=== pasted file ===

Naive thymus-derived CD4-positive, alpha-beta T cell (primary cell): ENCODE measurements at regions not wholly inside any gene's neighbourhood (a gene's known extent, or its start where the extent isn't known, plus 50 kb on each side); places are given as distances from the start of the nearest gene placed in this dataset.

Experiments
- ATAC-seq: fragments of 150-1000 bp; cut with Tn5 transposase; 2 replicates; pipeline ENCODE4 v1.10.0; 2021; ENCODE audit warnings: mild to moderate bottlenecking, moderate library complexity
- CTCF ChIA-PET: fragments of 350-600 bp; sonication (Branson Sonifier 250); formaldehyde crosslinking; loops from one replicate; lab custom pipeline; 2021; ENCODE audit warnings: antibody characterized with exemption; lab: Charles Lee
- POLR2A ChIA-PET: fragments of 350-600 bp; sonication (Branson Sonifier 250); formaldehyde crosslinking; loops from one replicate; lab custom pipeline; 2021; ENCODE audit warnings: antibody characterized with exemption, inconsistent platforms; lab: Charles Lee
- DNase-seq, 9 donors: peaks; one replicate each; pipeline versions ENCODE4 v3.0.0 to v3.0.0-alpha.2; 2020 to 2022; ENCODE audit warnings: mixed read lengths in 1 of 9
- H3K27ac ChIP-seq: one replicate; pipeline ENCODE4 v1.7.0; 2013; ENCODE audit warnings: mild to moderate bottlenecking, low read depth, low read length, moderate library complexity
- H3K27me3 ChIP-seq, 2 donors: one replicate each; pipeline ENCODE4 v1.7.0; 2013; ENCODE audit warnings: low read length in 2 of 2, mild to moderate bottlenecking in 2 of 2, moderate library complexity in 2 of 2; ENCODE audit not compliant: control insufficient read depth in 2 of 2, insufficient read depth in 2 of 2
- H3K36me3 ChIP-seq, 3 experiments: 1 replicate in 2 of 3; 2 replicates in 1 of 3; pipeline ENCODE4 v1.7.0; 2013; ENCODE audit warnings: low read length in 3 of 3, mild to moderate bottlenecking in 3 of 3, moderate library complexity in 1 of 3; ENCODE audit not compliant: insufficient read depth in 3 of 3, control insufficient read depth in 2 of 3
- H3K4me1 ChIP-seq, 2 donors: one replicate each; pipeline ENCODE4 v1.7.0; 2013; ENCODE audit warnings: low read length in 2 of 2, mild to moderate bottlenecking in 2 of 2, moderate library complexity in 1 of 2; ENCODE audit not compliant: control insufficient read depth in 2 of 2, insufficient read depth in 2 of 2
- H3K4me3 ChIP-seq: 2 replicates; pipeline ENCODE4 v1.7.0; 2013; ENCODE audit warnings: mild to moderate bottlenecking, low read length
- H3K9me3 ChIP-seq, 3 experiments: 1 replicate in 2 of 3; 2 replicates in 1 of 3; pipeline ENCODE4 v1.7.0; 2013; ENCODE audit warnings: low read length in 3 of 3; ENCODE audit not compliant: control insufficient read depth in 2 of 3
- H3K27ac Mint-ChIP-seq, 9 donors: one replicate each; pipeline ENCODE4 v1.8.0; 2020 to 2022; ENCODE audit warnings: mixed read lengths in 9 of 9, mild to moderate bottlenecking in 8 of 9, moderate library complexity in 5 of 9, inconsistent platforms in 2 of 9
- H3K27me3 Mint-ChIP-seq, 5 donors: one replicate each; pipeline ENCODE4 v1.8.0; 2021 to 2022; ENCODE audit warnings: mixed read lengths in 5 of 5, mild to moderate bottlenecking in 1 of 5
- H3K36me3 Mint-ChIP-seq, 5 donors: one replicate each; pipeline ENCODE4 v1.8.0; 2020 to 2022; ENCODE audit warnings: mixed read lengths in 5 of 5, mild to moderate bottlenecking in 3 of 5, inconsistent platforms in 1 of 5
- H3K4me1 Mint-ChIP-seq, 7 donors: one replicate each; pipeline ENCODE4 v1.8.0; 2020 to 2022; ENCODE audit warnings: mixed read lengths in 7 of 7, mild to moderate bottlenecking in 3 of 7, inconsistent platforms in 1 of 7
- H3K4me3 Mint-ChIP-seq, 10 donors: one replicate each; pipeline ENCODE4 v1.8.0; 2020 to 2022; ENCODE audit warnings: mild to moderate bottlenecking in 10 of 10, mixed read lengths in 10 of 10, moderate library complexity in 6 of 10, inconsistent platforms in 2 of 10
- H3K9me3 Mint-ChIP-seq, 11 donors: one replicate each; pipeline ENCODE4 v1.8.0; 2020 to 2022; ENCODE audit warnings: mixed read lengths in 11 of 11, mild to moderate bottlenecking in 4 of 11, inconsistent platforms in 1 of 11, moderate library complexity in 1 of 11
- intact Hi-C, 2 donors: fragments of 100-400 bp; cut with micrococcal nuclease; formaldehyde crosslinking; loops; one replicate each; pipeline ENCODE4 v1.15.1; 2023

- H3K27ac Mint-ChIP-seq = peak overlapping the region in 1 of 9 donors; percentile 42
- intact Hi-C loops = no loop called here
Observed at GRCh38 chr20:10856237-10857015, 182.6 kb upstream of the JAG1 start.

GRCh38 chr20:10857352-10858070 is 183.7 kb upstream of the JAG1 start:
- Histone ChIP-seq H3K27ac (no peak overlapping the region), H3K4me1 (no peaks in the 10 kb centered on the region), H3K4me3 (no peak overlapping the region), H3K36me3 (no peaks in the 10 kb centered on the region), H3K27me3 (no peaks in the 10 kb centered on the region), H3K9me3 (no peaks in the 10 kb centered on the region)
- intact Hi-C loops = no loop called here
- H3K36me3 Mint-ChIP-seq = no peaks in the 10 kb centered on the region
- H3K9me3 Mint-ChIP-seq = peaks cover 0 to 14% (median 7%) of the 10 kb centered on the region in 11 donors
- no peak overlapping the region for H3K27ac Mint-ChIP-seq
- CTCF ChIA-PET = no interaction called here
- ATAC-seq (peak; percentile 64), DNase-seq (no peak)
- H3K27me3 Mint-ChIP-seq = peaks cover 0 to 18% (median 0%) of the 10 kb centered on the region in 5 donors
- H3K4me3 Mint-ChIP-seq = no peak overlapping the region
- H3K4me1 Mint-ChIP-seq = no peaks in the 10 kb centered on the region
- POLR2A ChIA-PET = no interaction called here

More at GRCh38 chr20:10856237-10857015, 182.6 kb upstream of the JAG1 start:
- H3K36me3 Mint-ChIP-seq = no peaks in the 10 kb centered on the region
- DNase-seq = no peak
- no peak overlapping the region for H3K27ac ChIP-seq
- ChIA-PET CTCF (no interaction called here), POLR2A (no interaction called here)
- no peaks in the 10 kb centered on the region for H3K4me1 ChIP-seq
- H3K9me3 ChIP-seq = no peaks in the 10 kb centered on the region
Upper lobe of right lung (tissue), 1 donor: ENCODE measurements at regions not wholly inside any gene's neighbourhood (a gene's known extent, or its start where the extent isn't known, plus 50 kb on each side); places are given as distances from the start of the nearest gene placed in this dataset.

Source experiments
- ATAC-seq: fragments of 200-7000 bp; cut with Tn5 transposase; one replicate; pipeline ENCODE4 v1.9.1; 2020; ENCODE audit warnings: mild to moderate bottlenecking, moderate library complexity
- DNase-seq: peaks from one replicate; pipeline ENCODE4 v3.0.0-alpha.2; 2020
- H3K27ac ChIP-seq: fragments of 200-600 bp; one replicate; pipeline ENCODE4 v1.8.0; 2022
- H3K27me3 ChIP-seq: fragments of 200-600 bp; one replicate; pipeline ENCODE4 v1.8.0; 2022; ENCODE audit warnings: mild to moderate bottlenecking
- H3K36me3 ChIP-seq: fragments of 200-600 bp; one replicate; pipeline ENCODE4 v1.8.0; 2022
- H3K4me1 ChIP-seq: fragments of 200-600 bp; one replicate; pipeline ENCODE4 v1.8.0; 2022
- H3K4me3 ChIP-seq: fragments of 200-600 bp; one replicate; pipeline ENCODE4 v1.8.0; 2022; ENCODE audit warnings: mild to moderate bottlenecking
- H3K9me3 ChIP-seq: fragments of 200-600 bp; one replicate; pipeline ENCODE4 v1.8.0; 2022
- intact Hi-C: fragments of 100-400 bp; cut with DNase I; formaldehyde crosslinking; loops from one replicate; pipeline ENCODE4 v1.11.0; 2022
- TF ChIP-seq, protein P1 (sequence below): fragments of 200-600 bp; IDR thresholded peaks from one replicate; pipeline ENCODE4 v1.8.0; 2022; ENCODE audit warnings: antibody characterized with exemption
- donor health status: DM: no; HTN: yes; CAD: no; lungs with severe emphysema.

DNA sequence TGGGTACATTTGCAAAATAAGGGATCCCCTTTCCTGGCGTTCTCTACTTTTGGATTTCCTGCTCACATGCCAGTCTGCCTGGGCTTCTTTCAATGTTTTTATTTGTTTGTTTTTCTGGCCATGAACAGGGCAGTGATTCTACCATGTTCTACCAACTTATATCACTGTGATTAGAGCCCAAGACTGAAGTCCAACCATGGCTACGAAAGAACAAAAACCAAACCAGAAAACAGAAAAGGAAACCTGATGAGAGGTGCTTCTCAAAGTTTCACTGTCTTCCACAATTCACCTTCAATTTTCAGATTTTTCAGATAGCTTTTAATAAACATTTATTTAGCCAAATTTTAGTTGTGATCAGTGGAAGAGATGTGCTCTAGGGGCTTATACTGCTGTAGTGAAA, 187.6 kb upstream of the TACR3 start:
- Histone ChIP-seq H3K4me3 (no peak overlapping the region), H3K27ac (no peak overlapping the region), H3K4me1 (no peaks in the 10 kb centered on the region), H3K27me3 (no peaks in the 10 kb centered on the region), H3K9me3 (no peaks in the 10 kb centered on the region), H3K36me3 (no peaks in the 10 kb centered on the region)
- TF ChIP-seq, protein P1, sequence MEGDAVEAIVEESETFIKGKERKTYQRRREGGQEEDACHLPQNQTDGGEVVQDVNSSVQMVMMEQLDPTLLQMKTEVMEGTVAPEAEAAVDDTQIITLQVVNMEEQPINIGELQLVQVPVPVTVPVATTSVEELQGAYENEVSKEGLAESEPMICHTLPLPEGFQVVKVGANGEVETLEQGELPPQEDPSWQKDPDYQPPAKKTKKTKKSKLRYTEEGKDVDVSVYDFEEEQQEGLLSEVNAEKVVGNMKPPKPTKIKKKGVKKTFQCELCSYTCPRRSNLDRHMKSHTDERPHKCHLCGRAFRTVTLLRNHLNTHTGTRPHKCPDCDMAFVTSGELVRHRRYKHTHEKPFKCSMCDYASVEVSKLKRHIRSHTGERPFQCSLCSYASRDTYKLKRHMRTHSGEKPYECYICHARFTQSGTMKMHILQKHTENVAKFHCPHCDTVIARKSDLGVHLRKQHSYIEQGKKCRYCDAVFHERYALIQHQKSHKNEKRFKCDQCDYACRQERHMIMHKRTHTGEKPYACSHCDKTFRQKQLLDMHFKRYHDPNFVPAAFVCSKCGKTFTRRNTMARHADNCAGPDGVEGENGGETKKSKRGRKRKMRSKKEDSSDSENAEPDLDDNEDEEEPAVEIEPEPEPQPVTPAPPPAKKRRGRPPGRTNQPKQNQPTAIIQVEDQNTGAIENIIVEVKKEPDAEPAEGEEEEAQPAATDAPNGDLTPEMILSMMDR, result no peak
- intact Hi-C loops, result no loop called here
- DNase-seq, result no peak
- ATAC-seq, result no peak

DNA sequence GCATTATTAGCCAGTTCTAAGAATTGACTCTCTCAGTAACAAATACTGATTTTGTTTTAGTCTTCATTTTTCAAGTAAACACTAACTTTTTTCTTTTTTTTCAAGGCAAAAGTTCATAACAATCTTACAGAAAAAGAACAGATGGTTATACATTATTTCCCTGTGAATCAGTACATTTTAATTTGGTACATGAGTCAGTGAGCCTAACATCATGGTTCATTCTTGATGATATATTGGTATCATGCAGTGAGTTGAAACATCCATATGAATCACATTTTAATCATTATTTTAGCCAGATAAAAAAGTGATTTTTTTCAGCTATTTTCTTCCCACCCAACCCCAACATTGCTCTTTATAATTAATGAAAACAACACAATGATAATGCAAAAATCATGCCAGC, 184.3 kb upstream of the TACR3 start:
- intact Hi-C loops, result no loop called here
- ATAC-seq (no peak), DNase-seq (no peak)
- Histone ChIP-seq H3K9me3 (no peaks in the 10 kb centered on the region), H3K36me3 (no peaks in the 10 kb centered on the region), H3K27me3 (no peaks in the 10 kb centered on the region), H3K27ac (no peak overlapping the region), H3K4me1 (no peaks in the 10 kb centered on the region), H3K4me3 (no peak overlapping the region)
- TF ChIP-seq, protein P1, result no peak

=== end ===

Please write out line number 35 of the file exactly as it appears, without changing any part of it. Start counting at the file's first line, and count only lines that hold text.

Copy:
More at GRCh38 chr20:10856237-10857015, 182.6 kb upstream of the JAG1 start: